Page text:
We’ve analysed the player ratings from each of the Six Nations teams over the past couple of months to see how they reflect the overall team performances in each round.
This article comes with plenty of caveats around subjectivity, different writers rating each team, consistency of scoring and so on.
Overall team ratings
This table shows the sum of player ratings for each team versus their competition rivals – read along the rows to see how each team scored against their opposition in each column. For instance, Ireland scored 110 (out of 150) against England and 127 versus Wales.
The teams are listed according to where they finished in the final table, and the Average score column highlights some discrepancy. It appears France were lucky to finish ahead of Wales, and perhaps Italy should have beaten Scotland to consign them to the Wooden Spoon – but there’s not much in it, and rumours that the Six Nations committee will use The Rugby Blog’s player ratings to decide the overall Championship winner are totally unfounded.
In terms of performance, Ireland’s efforts against Wales stand out with the highest score, which seems to reflect that match in Dublin pretty well, and the fact their overall score never dropped below 110 suggests they were worthy tournament winners.
At the other end of the scale, Scotland’s drubbing by Wales in Round 5 stands out as the lowest score, in which Stuart Hogg’s 1 out of 10 didn’t contribute much. Their best performance came against France – a game they really should have won, particularly when the opposition only mustered a team score of 80.5.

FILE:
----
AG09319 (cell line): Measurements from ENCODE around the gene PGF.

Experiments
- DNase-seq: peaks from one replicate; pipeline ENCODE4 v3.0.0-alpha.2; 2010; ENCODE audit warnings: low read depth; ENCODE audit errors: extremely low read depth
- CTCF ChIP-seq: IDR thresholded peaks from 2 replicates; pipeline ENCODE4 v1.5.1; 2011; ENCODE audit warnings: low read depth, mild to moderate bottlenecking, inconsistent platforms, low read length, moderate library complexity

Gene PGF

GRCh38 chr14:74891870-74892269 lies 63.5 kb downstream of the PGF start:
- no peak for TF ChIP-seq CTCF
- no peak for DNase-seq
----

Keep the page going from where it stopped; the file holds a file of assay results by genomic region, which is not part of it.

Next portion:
Scores by Round
This chart may tell us a little more about each team’s performances in sequence, giving some clues about how they might be developing just 18 months from the Rugby World Cup.
Ireland and England stand out as both the highest scorers and most consistent sides by some distance, and their supporters have the most cause for optimism ahead of the World Cup. More effective performances are becoming more common, and whilst there is still room for improvement, things seem to be moving in the right direction. Every other team would appear to be on a rollercoaster ride.
Wales’ average score was reasonable, but there were clear dips in performance when the team played away from home in Rounds 2 and 4, highlighting that the Millennium Stadium really does lift the players.
Scotland were also erratic, not helped by the extraordinary selection decisions of outgoing coach Scott Johnson, and these figures show that a change of direction is just what they need.
What do you think? Are there any interesting trends that stand out in these numbers? Do these ratings reflect what you saw happening in the tournament? How did you rate the teams’ performances, putting the actual results to one side?